INTRODUCTION: Cervicofacial cellulitis (CFC) is one of the most common dermatological infectious emergencies, and related morbidity and mortality are non-negligible.
PATIENTS AND METHODS: We describe the case of a 31-year-old male with left parotitis complicated by CFC with worsening over the previous week despite treatment with clindamycin and non-steroidal anti-inflammatory drugs. A cervicofacial computed tomography (CT) scan showed left internal jugular vein thrombosis (IJVT). Chest imaging showed no pleuropulmonary lesion, and bacteriological samples were negative. The patient received broad-spectrum antibiotic therapy and anticoagulants for 6 weeks. The outcome was quickly favourable.
DISCUSSION: It is essential to perform a cervicofacial contrast-enhanced CT scan for any CFC to map the affected areas, detect the primary infection and screen for loco-regional complications such as IVJT. The occurrence of IJVT in an infectious setting should prompt screening for septic emboli, especially pulmonary emboli, as well as performance of a chest CT scan. The presence of septic emboli associated with a recent ENT infection and of IJVT or Fusobacteriumnecrophorum in blood cultures are indicative of Lemierre's syndrome.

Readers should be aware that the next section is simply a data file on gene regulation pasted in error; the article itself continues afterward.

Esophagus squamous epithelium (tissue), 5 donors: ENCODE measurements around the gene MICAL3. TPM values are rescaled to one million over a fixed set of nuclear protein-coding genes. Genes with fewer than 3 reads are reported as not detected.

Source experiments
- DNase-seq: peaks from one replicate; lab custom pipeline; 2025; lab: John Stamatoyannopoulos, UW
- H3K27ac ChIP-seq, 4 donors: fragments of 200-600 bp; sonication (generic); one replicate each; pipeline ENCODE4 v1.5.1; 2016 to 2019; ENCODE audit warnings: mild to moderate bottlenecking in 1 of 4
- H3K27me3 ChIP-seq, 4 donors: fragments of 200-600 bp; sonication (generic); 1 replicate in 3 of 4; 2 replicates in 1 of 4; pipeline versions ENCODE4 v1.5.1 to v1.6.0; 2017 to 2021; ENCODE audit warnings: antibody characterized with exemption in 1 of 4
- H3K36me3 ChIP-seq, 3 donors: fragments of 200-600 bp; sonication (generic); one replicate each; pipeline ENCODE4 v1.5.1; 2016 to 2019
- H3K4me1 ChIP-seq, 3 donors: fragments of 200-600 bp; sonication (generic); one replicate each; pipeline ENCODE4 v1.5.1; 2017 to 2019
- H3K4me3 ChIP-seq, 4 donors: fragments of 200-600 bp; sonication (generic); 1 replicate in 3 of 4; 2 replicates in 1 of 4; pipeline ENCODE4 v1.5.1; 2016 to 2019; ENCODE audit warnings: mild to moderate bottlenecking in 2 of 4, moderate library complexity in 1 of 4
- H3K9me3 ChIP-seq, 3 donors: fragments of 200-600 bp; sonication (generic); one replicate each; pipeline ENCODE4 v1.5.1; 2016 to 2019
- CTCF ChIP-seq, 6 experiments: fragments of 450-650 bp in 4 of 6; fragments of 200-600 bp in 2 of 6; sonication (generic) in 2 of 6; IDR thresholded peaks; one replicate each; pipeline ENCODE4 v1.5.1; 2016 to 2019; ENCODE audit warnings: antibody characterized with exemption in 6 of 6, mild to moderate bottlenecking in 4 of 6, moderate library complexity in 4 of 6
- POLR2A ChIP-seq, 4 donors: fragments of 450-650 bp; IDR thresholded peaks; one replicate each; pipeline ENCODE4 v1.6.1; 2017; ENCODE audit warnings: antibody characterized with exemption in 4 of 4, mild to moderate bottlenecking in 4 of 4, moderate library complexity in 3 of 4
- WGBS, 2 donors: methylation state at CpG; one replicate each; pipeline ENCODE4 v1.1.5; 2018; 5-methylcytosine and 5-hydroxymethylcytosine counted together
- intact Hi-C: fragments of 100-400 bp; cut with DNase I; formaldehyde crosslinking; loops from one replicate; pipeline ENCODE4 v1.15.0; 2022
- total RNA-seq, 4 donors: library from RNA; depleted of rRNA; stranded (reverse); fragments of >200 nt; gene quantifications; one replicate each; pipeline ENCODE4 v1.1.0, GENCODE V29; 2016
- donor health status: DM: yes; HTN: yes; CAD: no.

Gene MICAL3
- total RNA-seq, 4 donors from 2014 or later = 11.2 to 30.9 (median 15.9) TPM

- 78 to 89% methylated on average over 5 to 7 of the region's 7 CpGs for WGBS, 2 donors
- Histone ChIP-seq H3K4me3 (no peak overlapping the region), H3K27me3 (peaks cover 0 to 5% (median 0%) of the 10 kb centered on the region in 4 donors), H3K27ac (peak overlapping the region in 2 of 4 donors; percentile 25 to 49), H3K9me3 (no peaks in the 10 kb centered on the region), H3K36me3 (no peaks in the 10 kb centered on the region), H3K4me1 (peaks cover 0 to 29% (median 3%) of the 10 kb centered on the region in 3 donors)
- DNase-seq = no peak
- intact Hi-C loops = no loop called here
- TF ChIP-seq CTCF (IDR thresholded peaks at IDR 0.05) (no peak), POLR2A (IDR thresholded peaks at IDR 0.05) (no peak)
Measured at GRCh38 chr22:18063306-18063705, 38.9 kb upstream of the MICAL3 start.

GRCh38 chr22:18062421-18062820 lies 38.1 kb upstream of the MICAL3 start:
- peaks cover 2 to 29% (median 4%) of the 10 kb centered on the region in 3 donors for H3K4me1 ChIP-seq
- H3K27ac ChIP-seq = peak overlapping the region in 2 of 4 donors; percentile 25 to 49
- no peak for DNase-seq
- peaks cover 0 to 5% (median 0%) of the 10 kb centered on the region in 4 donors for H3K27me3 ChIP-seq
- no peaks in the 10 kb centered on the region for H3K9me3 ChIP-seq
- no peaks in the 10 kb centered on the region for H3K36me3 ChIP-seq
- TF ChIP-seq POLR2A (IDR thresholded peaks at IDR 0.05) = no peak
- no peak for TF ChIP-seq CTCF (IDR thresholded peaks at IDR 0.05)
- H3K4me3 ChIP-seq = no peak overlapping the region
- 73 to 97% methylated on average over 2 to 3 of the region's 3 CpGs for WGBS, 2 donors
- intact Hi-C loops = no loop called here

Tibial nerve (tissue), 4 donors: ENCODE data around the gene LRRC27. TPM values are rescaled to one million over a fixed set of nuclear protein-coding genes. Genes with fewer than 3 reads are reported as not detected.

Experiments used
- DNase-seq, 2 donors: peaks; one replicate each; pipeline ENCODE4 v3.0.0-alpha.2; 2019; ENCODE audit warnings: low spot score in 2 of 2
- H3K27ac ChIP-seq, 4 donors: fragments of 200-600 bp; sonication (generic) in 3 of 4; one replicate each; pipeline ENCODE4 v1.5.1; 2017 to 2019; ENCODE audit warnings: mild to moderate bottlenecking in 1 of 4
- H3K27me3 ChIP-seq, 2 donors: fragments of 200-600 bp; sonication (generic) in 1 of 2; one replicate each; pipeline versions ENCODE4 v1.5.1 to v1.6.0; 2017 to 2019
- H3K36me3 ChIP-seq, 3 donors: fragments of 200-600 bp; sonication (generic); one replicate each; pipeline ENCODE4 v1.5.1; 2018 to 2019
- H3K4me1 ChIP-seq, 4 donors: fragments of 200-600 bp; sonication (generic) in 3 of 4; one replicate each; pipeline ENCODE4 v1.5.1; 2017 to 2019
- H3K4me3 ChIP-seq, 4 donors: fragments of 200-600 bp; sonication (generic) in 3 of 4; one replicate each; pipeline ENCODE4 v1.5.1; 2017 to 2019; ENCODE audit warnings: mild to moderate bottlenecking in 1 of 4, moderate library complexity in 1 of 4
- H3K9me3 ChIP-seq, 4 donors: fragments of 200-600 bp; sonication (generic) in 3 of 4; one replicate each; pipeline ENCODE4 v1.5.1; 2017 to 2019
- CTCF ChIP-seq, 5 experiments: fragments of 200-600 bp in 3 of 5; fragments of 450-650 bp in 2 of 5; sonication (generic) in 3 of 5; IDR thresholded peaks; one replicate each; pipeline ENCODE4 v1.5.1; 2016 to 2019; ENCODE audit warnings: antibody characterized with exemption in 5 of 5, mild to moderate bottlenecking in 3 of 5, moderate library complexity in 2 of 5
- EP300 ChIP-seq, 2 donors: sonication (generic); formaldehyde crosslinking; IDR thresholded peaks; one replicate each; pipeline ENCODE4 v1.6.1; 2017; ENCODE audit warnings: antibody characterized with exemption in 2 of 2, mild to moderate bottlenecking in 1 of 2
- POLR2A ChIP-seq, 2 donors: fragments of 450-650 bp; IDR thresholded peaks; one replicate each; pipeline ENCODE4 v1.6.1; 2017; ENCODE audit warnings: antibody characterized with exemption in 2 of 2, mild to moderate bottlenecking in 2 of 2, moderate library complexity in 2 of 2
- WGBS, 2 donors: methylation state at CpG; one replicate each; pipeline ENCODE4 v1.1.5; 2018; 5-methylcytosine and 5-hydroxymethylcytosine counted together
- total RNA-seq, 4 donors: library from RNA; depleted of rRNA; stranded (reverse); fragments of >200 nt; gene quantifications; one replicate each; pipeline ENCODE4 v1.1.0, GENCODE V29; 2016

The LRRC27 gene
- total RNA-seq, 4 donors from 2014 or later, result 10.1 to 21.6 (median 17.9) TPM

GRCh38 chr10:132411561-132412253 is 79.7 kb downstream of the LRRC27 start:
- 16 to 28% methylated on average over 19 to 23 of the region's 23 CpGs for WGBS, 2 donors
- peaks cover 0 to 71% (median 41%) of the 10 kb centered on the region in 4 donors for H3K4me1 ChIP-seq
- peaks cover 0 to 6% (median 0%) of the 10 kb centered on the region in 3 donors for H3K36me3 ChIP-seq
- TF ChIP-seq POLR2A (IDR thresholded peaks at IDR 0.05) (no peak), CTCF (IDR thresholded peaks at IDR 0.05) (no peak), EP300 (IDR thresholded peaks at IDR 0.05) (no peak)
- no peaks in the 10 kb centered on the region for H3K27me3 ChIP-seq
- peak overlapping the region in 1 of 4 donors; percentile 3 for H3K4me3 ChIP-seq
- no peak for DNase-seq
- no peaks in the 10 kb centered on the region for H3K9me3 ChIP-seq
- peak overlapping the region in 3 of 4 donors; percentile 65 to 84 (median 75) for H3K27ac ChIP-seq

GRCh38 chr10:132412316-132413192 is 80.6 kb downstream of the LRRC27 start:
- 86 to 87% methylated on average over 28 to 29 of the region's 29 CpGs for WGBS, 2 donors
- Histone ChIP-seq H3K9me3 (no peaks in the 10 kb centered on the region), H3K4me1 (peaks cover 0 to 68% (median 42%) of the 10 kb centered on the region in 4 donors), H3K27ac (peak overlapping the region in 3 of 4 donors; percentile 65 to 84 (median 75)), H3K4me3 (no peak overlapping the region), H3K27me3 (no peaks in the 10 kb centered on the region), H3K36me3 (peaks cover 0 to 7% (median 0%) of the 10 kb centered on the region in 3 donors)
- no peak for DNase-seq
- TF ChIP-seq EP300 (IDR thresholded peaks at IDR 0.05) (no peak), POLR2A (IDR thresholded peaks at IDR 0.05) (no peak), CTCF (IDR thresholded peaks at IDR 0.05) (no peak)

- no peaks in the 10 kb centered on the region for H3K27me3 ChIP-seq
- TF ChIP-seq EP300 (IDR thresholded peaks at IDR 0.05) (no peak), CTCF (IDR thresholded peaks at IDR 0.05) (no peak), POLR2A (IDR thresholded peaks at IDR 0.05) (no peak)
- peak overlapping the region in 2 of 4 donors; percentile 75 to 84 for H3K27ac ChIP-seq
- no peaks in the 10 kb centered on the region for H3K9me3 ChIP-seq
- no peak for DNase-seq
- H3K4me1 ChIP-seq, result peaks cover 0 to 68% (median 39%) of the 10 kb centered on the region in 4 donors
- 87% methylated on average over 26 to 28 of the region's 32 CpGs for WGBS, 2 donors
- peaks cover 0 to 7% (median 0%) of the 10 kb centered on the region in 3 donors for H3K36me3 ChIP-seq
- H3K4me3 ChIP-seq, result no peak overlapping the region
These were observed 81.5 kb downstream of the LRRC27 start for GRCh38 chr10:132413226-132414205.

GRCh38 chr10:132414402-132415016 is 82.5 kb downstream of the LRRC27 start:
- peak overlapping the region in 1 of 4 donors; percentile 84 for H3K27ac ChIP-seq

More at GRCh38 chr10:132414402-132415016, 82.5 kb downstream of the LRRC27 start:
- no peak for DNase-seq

CONCLUSION: IJVT is an uncommon complication of CFC that occurs either alone or as part of Lemierre's syndrome.
Keywords: Cellulite cervico-faciale Cervico-facial cellulitis Internal jugular vein thrombosis Lemierre's syndrome Syndrome de Lemierre Thrombose veineuse jugulaire interne